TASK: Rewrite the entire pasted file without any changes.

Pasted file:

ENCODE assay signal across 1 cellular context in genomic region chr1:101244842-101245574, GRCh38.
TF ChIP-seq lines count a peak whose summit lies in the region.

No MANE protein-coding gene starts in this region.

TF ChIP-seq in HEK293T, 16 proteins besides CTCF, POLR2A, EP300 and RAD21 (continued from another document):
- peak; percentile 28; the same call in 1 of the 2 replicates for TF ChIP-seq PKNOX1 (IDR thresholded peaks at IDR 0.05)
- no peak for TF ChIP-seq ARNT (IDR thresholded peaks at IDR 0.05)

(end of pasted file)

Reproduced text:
ENCODE assay signal across 1 cellular context in genomic region chr1:101244842-101245574, GRCh38.
TF ChIP-seq lines count a peak whose summit lies in the region.

No MANE protein-coding gene starts in this region.

TF ChIP-seq in HEK293T, 16 proteins besides CTCF, POLR2A, EP300 and RAD21 (continued from another document):
- peak; percentile 28; the same call in 1 of the 2 replicates for TF ChIP-seq PKNOX1 (IDR thresholded peaks at IDR 0.05)
- no peak for TF ChIP-seq ARNT (IDR thresholded peaks at IDR 0.05)